By Ferndale Schools Superintendent Blake Prewitt

The 2016-2017 school year is off to a great start! We’ve had so many exciting things happening around the district, it is hard to pick just a few to highlight! We look forward to more positive and impactful things and events happening throughout next semester as well!

Our Ferndale High School Golden Eagles Marching Band headed to Ford Field in early November to defend their state championship title. With a score of 91.65, the Golden Eagles clenched their second straight state championship title, bringing their total number of state championship wins up to nine over the last 13 years.

In addition to an overall win the Golden Eagles won all three caption awards; Out-standing Music Performance, Outstanding Visual Performance, and Outstanding General Effect. While it is wonderful for the band to have earned their 9th State Championship in the last 13 years, “I am particularly proud of this year’s band because over a third are first-year marchers, and yet the group as a whole ‘showed up for work’ every rehearsal and got incrementally better each time. That’s hard for any group to do, even far more experienced bands,” said Marching Band Director Elon Jamison

The Ferndale Eagle Football team also had an impressive season, finishing out 7-2 and making it to the State Playoffs! The Eagles went head-to-head with Detroit King at the end of October and, although they lost the game, the journey getting to that point is one worth noting. When Coach Royal started with Ferndale, there was waning interest in the program and as a result he had to move all interested junior varsity players up to the varsity team. Those 10th graders who moved up two years ago are the biggest reason for the team’s turnaround this year. “This 2017 class have set the bar high; they set the expectation for success. The three years they spent as varsity players taught them a lot. Through their hard work and preparation, they have shown the underclassmen what it takes to be successful,” said Coach Royal.

Coach Royal was also recognized for his work by being named “Coach of the Year” for Region 16 by the Michigan High School Football Coaches Association.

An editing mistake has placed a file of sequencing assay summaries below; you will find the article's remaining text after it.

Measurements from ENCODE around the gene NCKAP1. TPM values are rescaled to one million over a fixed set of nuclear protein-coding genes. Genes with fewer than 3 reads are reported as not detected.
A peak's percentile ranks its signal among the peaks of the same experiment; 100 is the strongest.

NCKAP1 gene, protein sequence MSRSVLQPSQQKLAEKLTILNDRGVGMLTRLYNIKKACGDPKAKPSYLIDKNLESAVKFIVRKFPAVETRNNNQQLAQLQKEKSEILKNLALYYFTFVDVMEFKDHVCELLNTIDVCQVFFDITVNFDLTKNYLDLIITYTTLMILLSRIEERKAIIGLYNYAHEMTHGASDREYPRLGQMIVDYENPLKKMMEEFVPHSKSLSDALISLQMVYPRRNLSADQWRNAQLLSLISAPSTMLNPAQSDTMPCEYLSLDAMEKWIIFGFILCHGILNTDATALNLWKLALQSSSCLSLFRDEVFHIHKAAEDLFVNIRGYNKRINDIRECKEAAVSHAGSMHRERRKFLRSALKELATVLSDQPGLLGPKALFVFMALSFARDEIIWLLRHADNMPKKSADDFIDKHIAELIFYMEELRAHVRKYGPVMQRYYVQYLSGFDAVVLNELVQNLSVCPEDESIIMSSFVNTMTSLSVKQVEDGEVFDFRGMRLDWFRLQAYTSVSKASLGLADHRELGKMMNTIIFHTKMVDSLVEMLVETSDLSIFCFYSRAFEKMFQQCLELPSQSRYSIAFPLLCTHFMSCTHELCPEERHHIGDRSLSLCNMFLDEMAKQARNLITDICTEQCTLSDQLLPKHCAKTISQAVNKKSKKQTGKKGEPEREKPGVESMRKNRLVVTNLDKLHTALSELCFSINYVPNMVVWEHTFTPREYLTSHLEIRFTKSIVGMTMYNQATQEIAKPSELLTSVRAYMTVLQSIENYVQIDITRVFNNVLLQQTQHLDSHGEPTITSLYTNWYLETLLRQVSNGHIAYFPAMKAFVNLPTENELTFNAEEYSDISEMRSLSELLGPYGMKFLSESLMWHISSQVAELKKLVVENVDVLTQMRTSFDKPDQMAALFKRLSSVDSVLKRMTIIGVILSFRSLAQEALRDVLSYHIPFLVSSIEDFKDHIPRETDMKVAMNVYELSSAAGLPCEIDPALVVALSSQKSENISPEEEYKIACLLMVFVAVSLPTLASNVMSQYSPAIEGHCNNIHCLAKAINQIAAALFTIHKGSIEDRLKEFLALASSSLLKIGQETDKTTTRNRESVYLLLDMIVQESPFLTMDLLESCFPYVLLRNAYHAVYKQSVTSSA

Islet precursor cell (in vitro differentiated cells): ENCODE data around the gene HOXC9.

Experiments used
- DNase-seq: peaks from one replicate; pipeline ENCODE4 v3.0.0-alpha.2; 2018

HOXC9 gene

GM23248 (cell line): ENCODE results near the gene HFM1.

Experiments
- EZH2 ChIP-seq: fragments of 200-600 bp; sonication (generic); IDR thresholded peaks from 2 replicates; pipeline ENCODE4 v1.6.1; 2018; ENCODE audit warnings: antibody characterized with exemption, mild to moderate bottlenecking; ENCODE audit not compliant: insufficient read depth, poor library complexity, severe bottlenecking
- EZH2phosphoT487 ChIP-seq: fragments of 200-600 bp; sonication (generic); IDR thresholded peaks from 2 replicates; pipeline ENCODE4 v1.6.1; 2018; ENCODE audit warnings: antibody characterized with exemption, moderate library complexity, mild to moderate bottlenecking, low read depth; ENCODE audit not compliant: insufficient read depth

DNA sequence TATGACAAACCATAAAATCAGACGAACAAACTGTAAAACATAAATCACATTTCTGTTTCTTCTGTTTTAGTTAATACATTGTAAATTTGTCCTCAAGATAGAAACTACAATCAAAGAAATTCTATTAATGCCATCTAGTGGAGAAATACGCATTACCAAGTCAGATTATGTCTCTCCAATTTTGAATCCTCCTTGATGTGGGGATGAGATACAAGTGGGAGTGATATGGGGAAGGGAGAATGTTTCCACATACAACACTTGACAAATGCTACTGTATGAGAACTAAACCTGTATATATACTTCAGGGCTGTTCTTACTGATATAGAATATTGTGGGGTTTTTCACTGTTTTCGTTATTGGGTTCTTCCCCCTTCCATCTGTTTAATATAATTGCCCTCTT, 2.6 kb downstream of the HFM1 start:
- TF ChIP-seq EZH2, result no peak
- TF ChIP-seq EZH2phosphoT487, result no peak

Story by David Wesley
Photos by Bernie Laframboise

Dave Mesrey is one of the many torches in Detroit helping to keep the city alight and colorful. His work is appreciated but not noted nearly enough to show the gratitude he deserves for his efforts. He’s a great reflection and representative of the city: he’s gone through bleak times and weathered the storms of change to prove things like cities and lives can be destroyed but never defeated. At 47, Dave Mesrey has become something of a local presence in the last few years with his work at Metro Times and at Navin Field. His past is shrouded in mystery, but I managed to pull the curtain back on his persona — with his permission of course.

David confesses to Ferndale Friends on his first run-ins with Metro Times: “I’d been reading it off and on since about 1989. I was a fan of Curt Guyette’s and Michael Jackman’s work, as well as Larry Gabriel, Jack Lessenberry, and the great music writer Brian Smith. I knew I wasn’t in their league, but I thought maybe I could trick ‘em into hiring me as their copy boy. It worked! From 2013-2015, I got to work alongside some ff-jj-dm-papermajor young talent like Ryan Felton and Lee DeVito. Prior to that, I even got to work in their Greektown office for a spell. In the ’90s I studied creative writing at WMU under Jaimy Gordon, who went on to win the National Book Award for Fiction in 2010. I’ve got a story about her, but it’s not for print.

Currently, I’m working on a short story for inclusion in Aaron Foley’s new Detroit neighborhood anthology for the Rust Belt Press. Aaron asked me, and I was honored. I lived for 24 years in Detroit’s Morningside neighborhood on the Far East side. I’ve got a lot of stories from my old neighborhood. I’ve never really had to travel far to find a good story.

When his history in downtown Detroit is mentioned, I ask him about his work at historic Navin Field. “Navin Field​ is the historic name of Tiger Stadium, which opened at the corner of Michigan and Trumbull on April 20, 1912.  Ty Cobb scored the Tigers’ first run by stealing home in the bottom of the first, but it was actually another guy who scored the very first run there in the top of the first inning: none other than Shoeless Joe Jackson. That’s why I like to say Navin Field is the real field of dreams.

“Six years ago, a local mailman named Tom Derry founded the Navin Field Grounds Crew, an all-volunteer group that restored and maintained historic Navin Field after Tiger Stadium was demolished in 2009. I thought Tom had the right idea, and I still do. He’s been a real inspiration for all of us. For six years, Tom led the effort to preserve the Tiger Stadium site and restore it to playing condition. It was really a labor of love.